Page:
By Inderjit Badhwar
As you know, we are the nation’s first politico-legal, independent weekly, focussing on controversial issues of national and international importance. The focus in this editorial is on Mother Earth and the damage we Homo Sapiens are inflicting on her bosom. As the iconic magazine, The New Yorker writes in its latest issue dated April 2022: “This week, as we commemorate Earth Day, we’re underlining the urgency of the situation with a series of pieces from some of our finest writers. Reports of our inadequate response to the climate emergency roll in as regularly as the tides. The latest came from the UN’s Intergovernmental Panel on Climate Change, telling us that the crisis is getting worse even faster than we’d imagined. It’s hard to envision a louder alarm, and yet we seem able to sleep through it. For example, Elizabeth Kolbert profiles James Hansen, the NASA scientist who offered an early warning about the ramifications of global warming. (Forty-three years ago, Hansen “created one of the world’s first climate models, nicknamed Model Zero, which he used to predict most of what has happened to the climate since. Sometimes he is referred to as the ‘father of global warming,’ and sometimes as the grandfather.”) In “How Extreme Weather Is Shrinking the Planet,” science writer Bill McKibben explores some of the ways that radical environmental changes are making parts of the earth uninhabitable.”
Closer to home, in India, the need for environmental protection is stronger than ever before. In past issues of India Legal we have highlighted the brutal destruction of hills and cutting of forests virtually unchecked along the Kalka-Simla highway in the life-giving Himalayan state of Himachal. The felling of trees in the Kasauli hills pollutes the silence with a deafening buzzing of saws much alike the havoc being perpetuated on the Amazon and Congo forests.
A picture image in microcosm which illustrates this universal devastation was recently painted by Avay Shukla. This former senior IAS officer is a writer, public commentator, and environmental activist. He is also a prolific blogger with a unique, sensitive, yet call-a-spade-a-spade style of writing.
In his latest blog Shukla writes about his small village Puranikoti, the pristine but parched village in Himachal. As I said, it a microcosm of what happens when states don’t have conservation planning. He writes:
We came up to our home in Puranikoti village in Mashobra (near Shimla) on the 8th of this month, as we have been doing every year these last 13 years. And realised, with a shock, what the Doomsday clock is all about. I have never seen our village as dry, scorched and parched in April as it is this year, and that too after an unusually wet winter with record snowfall. Clearly, something is not right. The terrific heat has made nature skip spring and go straight into summer. The apple and rhododendron trees are at least a month ahead of their normal schedule—the former have shed their flowers and the setting of the fruit has begun, the latter are already ablaze with red like a lady of pleasure on her night out. The willows already have a full canopy, the rock begonias have bloomed and shed their flowers long before their time. The bees and butterflies are no longer taking flight in my garden.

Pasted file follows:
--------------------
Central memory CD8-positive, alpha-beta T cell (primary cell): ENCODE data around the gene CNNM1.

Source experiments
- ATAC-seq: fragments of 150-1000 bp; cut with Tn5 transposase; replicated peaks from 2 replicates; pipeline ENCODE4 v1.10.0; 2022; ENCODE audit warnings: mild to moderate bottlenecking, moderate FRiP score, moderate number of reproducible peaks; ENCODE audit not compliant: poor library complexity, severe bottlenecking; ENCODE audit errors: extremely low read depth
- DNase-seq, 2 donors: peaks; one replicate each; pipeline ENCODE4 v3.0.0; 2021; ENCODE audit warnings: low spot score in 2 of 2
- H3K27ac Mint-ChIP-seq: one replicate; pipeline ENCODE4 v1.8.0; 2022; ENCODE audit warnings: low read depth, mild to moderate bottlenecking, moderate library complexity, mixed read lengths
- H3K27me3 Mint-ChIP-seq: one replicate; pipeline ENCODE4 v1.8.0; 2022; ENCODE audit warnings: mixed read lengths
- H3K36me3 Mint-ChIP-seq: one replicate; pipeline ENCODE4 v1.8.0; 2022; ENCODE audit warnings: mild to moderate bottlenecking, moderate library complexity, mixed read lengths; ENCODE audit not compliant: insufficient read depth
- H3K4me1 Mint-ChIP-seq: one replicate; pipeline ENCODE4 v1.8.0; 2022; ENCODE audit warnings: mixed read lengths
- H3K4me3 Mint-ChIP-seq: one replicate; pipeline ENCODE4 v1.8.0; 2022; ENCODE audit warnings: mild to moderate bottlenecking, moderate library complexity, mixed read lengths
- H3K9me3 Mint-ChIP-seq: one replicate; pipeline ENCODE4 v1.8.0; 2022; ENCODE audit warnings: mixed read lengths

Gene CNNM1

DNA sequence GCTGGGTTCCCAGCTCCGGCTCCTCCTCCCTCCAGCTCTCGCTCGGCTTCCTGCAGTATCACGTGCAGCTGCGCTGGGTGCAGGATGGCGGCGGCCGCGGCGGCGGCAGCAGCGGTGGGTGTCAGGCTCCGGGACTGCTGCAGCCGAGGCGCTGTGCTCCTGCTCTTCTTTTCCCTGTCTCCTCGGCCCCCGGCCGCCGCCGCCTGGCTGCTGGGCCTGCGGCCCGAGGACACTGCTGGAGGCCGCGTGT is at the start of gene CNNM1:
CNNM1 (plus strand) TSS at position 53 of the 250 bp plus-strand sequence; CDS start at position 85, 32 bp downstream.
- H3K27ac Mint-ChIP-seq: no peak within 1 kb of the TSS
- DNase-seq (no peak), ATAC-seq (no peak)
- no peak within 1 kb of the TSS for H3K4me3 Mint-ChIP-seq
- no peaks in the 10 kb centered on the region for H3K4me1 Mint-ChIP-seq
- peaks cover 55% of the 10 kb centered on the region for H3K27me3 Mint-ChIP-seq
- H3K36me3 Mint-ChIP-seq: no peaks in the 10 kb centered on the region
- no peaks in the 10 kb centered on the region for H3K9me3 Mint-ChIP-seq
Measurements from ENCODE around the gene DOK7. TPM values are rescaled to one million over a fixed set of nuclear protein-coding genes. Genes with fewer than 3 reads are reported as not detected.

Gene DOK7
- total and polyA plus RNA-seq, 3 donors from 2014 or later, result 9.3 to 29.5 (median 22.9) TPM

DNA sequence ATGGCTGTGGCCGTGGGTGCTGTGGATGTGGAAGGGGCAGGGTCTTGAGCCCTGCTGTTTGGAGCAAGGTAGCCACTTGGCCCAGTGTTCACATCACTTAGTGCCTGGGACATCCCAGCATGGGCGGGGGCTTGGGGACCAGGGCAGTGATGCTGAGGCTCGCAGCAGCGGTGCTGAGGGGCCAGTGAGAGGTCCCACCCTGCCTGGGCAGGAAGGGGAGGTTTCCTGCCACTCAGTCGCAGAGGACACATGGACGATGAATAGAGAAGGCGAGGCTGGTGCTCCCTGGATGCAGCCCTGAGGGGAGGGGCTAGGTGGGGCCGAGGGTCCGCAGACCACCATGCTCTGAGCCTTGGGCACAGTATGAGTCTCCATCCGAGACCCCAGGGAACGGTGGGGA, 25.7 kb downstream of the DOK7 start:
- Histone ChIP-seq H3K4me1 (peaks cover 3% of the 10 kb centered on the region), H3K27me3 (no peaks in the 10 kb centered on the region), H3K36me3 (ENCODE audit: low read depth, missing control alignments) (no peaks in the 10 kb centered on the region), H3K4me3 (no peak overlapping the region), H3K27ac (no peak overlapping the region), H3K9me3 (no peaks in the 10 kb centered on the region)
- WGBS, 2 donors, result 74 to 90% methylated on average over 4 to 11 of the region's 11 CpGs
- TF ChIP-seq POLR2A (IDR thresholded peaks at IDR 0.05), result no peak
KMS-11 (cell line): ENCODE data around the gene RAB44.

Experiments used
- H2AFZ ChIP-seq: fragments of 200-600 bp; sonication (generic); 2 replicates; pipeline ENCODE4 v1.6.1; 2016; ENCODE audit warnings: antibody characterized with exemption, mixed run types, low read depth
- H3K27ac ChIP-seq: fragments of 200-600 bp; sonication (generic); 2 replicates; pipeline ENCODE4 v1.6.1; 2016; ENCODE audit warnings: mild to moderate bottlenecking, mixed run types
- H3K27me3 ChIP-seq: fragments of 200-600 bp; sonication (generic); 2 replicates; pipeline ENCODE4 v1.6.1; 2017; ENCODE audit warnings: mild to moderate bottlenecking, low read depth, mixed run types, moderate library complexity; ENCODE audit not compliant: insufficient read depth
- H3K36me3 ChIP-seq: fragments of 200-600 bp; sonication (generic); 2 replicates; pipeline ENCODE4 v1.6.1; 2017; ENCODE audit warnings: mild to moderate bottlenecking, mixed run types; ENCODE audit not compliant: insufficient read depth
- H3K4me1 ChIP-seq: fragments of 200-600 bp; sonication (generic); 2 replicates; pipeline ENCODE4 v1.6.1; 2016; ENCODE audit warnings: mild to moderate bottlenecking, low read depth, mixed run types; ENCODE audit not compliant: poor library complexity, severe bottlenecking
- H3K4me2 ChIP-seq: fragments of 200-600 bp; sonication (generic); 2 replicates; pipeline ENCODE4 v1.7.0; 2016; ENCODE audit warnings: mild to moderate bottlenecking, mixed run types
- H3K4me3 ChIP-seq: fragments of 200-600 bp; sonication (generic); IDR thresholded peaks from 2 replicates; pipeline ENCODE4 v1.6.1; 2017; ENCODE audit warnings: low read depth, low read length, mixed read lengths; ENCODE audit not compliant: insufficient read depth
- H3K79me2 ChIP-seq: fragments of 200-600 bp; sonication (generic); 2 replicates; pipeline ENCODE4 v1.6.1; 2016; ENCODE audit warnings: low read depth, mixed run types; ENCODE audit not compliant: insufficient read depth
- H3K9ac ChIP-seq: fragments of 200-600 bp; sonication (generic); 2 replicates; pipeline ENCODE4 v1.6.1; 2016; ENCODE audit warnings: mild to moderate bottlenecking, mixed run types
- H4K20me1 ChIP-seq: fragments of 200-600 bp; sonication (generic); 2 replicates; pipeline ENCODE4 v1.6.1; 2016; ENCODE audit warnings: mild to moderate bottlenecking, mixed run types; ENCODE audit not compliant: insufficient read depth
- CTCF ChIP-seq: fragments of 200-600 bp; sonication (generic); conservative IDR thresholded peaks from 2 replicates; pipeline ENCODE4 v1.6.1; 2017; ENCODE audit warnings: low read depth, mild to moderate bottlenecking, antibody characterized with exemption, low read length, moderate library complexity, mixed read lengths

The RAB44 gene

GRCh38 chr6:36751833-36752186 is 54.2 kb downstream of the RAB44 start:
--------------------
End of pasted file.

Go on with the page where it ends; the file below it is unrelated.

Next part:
The biggest impact of this month long dry spell, however, has been on the water sources in the whole Panchayat of about seven villages. The IPH Department supplies water through tube wells sunk in the forests, the latter acting as a sump for storing the rainfall underground. There are also natural sources in the forests which the villagers have traditionally tapped at their own level for their homes and irrigation of the vegetable cash crops grown here. The system worked well so far but has been thrown out of balance this year. The sources have almost dried up, IPH supply has been reduced to once in two days, the hoteliers and homestay owners are tearing their hair out by their shallow roots, and water wars are looming on the horizon.
The dry spell this year has exposed the huge deficiencies in the state government’s planning and policies, something which many concerned citizens and conservationists have been flagging for many years. Puranikoti this April is a microcosm of what happens when state governments don’t listen and prioritise short-term gains over sustainable planning.
The balance which had been struck between demand and supply of water in our area over decades has been disturbed. On the demand side, the government has allowed mushrooming of hotels and homestays without considering water availability. In Puranikoti itself we have added about 80 hotel rooms and 25 homestay rooms, meaning an additional demand of at least 50,000 to 75,000 liters of water every day. This is just not available. These days the place is just crawling with tourists, every room booked, even the nooks and crannies in the rocks occupied by laggards who had forgotten to make reservations! Private tankers are selling water at Rs 1,000 for 1,500 litres, and God only knows from which contaminated nullahs they are lifting the water. This rate is bound to go up exponentially as summer advances. Local villagers do not take kindly to “outsiders” (read hotels and tourists) trying to lift water from their already depleted natural sources, especially at a time when they themselves need it the most to save their stressed vegetable and apple crops. There is tension in the air, as palpable as the suppressed sexual undertone in a striptease show.